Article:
At Kelzang Weaving Centre, a variety of materials are produced. Everyday clothing is often made from woven cotton. For special occasions such as weddings and festivals, everyone puts on their best clothes which are frequently made from fine silks. When you visits the showroom at the centre, you will find several racks of gho and toego already sewn and ready for you to buy and wear. Finding pre-made clothing is unusual as most people make their own and at most, buy the fabric. You will also find many fine options in fabric on display. Depending on whether you choose cotton or silk, as well as the intricacy of the pattern and design, you may spend as little as $40 or easily over $1,000 for the very best offerings.
My visit began in the weavers studio. There I discovered a number of women sitting on the floor working at their back strap looms which were each attached to a frame. Most women begin to learn the art of weaving as young girls from their mothers, aunts and grandmothers. They may begin by learning simple designs and patterns. As their skills and confidence develop, so to will their designs as they will be able to tackle the more intricate patterns through hours of practice. Many of the designs incorporate popular symbols from their Buddhist religious beliefs. The endless knot is a popular choice and is one of the eight auspicious symbols. It is seen as a series of eight interlocking diamonds.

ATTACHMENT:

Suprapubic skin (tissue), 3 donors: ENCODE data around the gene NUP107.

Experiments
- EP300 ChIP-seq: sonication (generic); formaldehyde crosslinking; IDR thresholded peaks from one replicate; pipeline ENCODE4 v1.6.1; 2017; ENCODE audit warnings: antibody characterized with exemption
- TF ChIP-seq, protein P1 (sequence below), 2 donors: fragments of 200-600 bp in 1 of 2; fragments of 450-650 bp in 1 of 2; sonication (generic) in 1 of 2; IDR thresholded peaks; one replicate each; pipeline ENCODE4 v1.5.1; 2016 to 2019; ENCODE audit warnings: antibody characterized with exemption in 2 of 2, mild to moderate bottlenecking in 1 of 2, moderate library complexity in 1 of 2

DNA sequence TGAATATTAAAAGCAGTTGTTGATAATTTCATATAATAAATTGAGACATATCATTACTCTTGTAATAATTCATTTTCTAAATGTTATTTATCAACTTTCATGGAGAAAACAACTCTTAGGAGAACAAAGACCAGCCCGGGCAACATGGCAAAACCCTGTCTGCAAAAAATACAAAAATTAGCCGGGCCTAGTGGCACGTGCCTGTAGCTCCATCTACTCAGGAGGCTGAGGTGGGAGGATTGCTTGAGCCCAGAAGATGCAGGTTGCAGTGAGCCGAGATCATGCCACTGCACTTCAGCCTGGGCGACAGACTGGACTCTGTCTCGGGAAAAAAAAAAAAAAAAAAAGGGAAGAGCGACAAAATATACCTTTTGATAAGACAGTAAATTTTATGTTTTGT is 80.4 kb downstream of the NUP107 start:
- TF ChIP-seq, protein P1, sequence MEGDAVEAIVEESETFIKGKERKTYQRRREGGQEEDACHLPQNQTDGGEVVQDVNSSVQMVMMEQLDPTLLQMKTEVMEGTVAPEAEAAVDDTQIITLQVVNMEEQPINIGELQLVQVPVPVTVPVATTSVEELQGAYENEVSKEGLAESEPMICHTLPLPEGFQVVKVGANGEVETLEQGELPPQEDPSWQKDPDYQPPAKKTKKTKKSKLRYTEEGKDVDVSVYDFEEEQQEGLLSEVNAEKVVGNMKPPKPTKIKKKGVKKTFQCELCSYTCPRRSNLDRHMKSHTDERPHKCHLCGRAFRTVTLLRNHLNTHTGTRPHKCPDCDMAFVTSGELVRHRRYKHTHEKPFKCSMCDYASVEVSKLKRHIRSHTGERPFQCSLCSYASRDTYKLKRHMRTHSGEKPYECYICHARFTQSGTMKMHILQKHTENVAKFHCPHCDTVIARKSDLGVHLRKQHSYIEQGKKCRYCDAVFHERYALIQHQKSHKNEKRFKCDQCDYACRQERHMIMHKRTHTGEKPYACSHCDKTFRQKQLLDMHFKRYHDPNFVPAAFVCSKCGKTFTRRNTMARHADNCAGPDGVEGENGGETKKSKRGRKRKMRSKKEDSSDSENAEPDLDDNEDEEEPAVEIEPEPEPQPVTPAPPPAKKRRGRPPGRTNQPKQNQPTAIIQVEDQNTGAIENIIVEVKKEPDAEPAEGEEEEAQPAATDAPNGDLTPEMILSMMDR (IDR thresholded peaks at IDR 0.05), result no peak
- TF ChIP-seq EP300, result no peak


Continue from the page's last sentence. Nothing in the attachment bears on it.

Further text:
After observing the weavers at work, you can visit the showroom to view the end results. In addition to the cloth and ready made clothes, I found a wonderful selection of scarves and rachu which being smaller, are easier on the souvenir budget. After my first trip to Bhutan, I had been really frustrated at myself for not having brought back fabric. When I went back the next year to Bhutan weaving became one of my big priorities and I made sure to have the opportunity to select some special pieces for my collection. That need is what brought me to Kelzang Weaving Centre. I had heard that they were the absolute best and I was not disappointed. I selected three beautiful designs and brought them home with the intent of having a quilt made from them by my mother, an accomplished quilter. She refused to cut into the fabric saying that if you were to disrupt its integrity, it had to be to improve upon it. She felt that anything she would do would not honor the beauty of this cloth. And so it sits intact until the day I find a meaningful use for it.
When you are traveling in Bhutan weaving and the clothing will surely be included in your itinerary. You will without a doubt spend some time in Thimphu and I encourage you to seek out Kelzang Weaving Centre to witness artisans in their studio. You will be amazed at the spectrum of colors and the intricate designs they work with on simple looms. You also will be able to shop where the royals select their finest. Whether you buy a bolt of their best silk or a simple scarf, you will have helped to support and preserve this centuries old tradition.
If you are interested in learning more about the Bhutanese and their clothing, you may enjoy one of my earlier posts, What if Bhutan Hosted Fashion Week. In addition to the national dress, I also explore some of the traditional clothing of some of the people in more remote areas of Bhutan. You may also enjoy my post on visiting A Tsechu (Festival) Market in Bumthang. What aspect of Bhutanese dress intrigues you the most? What would you like to buy when you visit the Land of the Thunder Dragon?
Until we shop again,